The channel bearer member 5, referring to FIGS. 2 and 2A, is a channel section as shown formed in this example from galvinized mild steel. The member is 375 mm long, is provided along its middle with two slotted bolt holes 7 with 300 mm between centers, and in section has the dimensions shown in the Figure.
The Z-shaped bearer member 6, referring to FIGS. 3 and 3A, is a simple Z section also formed in this example from galvinized mild steel. In section, it has the dimensions shown in the Figure, and it has an overall length of 3044 mm with slotted bolt holes 8 provided along the middle of its base section at the spacing shown in the Figure.
Returning to FIG. 1, channel bearer members 5 are placed on the upper side of the existing roof at 1 meter spacing (between centers) along the existing purlins. Then, above each existing purlin, a Z-shaped bearer member 6 is laid on top of the channel bearer members 5 which have already been positioned over that purlin, the Z-shaped bearer member 6 being positioned so that its bolt holes 8 align with the bolt holes 7 of the channel bearer members 5: in this connection, it will be noted from FIG. 3 that the spacings of the holes 8 in Z-shaped bearer member 6 are such that channel bearer members 5 should be positioned at A and B, but also at C and D to receive the ends of adjacent Z-shaped bearer members laid end-to-end with the one shown. Standard hook bolts 9 (FIG. 1) are inserted through the aligned holes of the bearer members 5 and 6 and through holes bored in the existing roof, to engage the downturned edge of the existing purlin 3. Thus, the hook bolts 9 clamp the bearer members 5 and 6 together and onto the existing roof (by means of the nuts applied to the top ends of the bolts) to form an anchor to the existing purlins. It will be noted that the bearer members 6 form additional purlins and have the effect of strengthening the roof structure. The fresh sheeting 4 is secured to the upper side of these additional purlins by conventional so-called Tek bolts.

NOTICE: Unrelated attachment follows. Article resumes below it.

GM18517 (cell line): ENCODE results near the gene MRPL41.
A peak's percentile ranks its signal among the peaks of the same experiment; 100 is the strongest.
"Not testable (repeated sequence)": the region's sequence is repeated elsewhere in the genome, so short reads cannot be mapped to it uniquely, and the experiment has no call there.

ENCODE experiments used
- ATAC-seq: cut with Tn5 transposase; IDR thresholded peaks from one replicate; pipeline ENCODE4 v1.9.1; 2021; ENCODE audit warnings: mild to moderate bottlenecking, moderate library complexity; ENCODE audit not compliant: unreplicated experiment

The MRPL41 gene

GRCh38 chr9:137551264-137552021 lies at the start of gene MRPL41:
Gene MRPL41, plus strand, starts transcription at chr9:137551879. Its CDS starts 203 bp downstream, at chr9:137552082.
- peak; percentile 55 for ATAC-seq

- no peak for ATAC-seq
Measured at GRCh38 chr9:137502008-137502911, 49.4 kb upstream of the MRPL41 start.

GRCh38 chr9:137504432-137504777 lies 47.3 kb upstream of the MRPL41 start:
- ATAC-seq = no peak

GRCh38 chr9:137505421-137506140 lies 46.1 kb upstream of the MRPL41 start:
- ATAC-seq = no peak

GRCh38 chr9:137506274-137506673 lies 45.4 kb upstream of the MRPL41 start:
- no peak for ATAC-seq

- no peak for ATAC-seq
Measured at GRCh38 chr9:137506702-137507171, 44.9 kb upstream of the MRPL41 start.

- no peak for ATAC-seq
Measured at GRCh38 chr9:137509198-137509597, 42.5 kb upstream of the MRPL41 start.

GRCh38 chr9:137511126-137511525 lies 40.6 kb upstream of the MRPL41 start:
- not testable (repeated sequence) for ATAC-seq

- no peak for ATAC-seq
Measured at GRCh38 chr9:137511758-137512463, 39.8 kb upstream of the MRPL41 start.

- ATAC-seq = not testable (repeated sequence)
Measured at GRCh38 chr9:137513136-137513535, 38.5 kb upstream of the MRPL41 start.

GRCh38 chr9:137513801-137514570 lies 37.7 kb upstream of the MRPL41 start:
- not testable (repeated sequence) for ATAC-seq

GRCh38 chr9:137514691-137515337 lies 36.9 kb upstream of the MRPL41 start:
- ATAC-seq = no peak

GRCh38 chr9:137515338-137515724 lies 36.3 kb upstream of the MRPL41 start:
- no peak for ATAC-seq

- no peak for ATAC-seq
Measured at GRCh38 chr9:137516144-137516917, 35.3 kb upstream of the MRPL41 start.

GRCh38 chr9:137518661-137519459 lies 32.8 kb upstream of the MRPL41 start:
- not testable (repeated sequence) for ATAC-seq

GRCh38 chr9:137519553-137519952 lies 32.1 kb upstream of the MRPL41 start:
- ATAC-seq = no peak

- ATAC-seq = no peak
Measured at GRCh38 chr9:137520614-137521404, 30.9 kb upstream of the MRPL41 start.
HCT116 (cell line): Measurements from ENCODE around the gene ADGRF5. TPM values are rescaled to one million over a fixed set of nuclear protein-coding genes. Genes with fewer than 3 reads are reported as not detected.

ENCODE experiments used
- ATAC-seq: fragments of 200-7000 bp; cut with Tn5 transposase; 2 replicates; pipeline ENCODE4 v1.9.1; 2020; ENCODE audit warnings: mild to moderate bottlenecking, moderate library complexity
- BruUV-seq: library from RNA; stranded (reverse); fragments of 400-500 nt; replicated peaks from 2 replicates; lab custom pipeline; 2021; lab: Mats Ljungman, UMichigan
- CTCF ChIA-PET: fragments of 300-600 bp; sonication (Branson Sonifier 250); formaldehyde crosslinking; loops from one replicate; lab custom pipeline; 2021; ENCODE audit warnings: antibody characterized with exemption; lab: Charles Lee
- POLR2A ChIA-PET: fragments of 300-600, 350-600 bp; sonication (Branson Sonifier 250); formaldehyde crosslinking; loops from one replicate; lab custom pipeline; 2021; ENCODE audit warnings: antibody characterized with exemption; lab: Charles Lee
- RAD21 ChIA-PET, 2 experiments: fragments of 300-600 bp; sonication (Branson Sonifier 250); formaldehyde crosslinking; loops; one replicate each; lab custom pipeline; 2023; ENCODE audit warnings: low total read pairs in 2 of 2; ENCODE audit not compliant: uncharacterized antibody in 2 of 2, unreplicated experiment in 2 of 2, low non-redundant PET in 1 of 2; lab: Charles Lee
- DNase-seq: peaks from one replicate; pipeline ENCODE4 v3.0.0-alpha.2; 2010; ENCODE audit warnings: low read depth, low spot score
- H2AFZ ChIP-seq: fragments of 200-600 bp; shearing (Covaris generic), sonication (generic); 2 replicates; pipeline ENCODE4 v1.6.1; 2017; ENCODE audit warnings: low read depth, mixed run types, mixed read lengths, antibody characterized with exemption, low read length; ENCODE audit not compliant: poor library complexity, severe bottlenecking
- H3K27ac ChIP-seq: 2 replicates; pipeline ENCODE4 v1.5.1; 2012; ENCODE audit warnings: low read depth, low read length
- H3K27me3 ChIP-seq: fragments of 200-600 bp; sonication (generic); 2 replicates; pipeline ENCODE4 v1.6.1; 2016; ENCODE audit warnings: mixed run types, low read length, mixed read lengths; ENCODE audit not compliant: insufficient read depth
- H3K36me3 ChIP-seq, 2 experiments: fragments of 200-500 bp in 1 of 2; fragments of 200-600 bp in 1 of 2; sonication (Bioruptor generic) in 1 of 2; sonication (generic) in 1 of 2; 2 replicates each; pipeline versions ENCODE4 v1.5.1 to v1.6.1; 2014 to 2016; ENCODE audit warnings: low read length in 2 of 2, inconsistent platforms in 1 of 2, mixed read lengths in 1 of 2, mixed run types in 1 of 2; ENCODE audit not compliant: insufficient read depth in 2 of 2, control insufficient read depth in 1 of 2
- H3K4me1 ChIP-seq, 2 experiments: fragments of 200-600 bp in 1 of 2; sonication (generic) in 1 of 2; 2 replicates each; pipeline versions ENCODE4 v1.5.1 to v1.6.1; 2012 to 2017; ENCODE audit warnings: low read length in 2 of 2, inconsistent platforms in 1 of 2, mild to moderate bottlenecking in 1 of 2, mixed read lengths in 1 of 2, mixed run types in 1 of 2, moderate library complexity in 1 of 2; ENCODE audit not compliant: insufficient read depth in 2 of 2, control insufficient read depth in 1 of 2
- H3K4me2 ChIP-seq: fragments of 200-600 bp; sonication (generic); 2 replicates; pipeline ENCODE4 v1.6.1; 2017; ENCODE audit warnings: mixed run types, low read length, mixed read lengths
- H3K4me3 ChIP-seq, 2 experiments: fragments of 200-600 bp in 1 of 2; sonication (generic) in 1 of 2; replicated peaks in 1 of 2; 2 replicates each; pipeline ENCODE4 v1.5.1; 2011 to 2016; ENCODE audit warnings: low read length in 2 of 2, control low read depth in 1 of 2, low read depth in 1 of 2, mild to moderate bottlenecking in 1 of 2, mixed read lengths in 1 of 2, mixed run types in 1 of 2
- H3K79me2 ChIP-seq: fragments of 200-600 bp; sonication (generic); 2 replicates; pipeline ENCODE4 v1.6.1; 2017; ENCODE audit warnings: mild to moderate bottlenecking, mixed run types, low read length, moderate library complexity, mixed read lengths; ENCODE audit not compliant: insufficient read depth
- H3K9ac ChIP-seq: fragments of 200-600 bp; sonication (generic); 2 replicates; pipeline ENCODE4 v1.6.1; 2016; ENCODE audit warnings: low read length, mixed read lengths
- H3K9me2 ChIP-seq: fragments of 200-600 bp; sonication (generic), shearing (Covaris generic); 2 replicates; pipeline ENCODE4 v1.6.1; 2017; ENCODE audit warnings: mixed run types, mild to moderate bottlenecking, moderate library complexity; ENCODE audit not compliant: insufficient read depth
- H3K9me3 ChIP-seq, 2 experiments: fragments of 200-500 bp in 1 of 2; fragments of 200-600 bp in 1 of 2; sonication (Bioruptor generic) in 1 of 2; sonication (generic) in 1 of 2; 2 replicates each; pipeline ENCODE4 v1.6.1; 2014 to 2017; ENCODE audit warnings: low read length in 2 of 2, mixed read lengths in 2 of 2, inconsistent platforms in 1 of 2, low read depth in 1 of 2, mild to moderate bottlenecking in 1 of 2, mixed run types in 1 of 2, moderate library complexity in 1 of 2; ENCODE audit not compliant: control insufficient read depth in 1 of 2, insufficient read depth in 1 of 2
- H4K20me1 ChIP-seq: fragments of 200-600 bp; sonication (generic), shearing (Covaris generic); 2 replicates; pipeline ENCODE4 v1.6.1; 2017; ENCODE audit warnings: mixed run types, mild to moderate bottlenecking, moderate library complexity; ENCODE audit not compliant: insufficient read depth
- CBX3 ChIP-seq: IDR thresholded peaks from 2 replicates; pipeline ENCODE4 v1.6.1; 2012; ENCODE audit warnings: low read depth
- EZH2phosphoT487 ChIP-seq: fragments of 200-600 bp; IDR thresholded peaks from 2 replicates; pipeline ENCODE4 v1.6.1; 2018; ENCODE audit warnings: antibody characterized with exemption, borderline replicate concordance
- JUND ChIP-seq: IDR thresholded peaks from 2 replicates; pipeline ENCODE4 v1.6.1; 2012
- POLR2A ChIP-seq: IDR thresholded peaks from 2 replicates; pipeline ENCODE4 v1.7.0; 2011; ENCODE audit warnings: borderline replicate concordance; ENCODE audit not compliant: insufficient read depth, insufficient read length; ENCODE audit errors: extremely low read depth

If the existing purlin differs from the type shown, then hook bolts of appropriate form are selected to anchor onto them. Appropriate anchoring results for the entire overcladding roofing, and the lowermost and uppermost existing purlins will be sufficiently close to the eaves and the ridge of the roof. The overcladding roof then only requires finishing at the eaves and ridge and ends of the building with appropriate flashings.
An embodiment of this invention will now be described, by way of example only, with reference to the accompanying drawing, in which:
FIG. 1 is a section through part of a roof, showing the thermal insulation and fresh sheeting overcladding the existing roof and showing also the anchoring to an existing purlin;
FIGS. 2 and 2A show in section and in plan, respectively, a channel bearer member used to anchor the fresh sheeting; and
FIGS. 3 and 3A show in section and in plan, respectively, a Z-shaped bearer member used to anchor the fresh sheeting and providing an additional purlin.
This invention relates to an overcladding structure for the roof of a building, to form a fresh roof overcladding the existing roof.
A commonly found form of pitched or sloping roof for factories, warehouses and other large buildings comprises corrugated sheeting (usually asbestos) laid onto and secured directly to purlins, several parallel purlins being provided and spaced apart up the slope of the roof. The underside of this sheeting is the ceiling of the used interior of the building and there is no thermal insulation. If the roof becomes damaged and requires replacing, or if thermal insulation is to be provided to reduce heating costs, this hitherto has involved removing the existing roof, usually section-by-section, with consequent disruption of the normal use of the building.
In accordance with this invention, there is provided an overcladding structure for the roof of buildings, in which the existing roof is overclad with fresh sheeting to form a fresh roof overcladding the existing roof, the fresh sheeting being secured in position by anchoring to purlins of the existing roof. The overcladding structure may form a fresh roof effectively replacing a damaged existing roof, or provide thermal insulation for the existing roof by means of thermal insulating material provided between the existing roof and the fresh sheeting, and the work can be carried out by working on the upper side of the roof and without removing sections of the roof and thereby disrupting the normal use of the building.